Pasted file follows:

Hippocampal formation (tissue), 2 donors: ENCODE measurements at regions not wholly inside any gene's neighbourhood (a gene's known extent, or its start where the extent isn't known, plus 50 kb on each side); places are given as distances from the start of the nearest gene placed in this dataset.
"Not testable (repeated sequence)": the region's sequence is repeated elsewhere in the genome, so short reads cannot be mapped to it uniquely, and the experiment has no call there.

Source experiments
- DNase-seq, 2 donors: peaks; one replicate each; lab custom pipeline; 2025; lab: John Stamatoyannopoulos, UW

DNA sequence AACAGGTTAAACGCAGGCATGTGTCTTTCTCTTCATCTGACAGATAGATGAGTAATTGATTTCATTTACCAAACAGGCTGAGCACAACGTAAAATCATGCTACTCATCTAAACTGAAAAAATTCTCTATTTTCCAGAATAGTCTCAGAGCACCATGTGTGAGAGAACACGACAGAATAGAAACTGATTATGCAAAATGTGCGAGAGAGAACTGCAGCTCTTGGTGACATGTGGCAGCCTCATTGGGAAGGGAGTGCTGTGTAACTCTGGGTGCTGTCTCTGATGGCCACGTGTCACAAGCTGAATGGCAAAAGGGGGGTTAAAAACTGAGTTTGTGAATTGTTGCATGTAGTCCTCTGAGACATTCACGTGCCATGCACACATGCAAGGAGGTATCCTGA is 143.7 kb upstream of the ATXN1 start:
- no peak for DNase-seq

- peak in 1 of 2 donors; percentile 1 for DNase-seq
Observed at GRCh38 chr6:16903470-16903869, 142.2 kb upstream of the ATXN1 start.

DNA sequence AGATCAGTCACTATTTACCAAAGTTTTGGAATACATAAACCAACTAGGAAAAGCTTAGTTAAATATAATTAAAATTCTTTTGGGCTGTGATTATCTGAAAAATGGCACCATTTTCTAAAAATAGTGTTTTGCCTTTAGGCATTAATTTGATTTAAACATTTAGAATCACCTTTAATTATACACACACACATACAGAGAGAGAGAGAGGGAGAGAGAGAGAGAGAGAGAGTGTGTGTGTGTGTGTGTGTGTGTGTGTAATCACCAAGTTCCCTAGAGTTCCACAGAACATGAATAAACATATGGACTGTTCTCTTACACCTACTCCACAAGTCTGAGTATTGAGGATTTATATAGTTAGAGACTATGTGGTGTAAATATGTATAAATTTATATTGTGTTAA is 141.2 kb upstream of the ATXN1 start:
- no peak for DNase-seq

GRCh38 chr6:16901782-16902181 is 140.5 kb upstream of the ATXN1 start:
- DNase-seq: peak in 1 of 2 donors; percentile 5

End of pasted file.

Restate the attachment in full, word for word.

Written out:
Hippocampal formation (tissue), 2 donors: ENCODE measurements at regions not wholly inside any gene's neighbourhood (a gene's known extent, or its start where the extent isn't known, plus 50 kb on each side); places are given as distances from the start of the nearest gene placed in this dataset.
"Not testable (repeated sequence)": the region's sequence is repeated elsewhere in the genome, so short reads cannot be mapped to it uniquely, and the experiment has no call there.

Source experiments
- DNase-seq, 2 donors: peaks; one replicate each; lab custom pipeline; 2025; lab: John Stamatoyannopoulos, UW

DNA sequence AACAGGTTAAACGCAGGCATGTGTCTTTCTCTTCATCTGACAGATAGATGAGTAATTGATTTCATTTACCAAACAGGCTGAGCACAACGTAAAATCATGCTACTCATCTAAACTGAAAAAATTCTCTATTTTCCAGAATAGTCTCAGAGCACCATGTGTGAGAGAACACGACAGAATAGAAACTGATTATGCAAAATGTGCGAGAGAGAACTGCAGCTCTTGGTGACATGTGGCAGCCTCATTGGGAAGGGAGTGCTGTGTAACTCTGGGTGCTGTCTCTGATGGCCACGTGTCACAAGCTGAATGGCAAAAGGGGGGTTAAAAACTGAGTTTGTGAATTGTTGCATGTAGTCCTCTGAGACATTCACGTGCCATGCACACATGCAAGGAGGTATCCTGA is 143.7 kb upstream of the ATXN1 start:
- no peak for DNase-seq

- peak in 1 of 2 donors; percentile 1 for DNase-seq
Observed at GRCh38 chr6:16903470-16903869, 142.2 kb upstream of the ATXN1 start.

DNA sequence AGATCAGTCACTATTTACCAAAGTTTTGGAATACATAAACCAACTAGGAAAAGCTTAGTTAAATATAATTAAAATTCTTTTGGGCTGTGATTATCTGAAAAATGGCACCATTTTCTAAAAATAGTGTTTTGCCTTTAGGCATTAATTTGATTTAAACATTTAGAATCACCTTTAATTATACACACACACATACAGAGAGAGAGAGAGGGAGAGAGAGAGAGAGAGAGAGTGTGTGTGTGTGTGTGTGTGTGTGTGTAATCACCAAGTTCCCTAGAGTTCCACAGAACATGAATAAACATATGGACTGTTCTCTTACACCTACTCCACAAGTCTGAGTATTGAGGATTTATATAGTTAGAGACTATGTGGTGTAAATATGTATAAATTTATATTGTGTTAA is 141.2 kb upstream of the ATXN1 start:
- no peak for DNase-seq

GRCh38 chr6:16901782-16902181 is 140.5 kb upstream of the ATXN1 start:
- DNase-seq: peak in 1 of 2 donors; percentile 5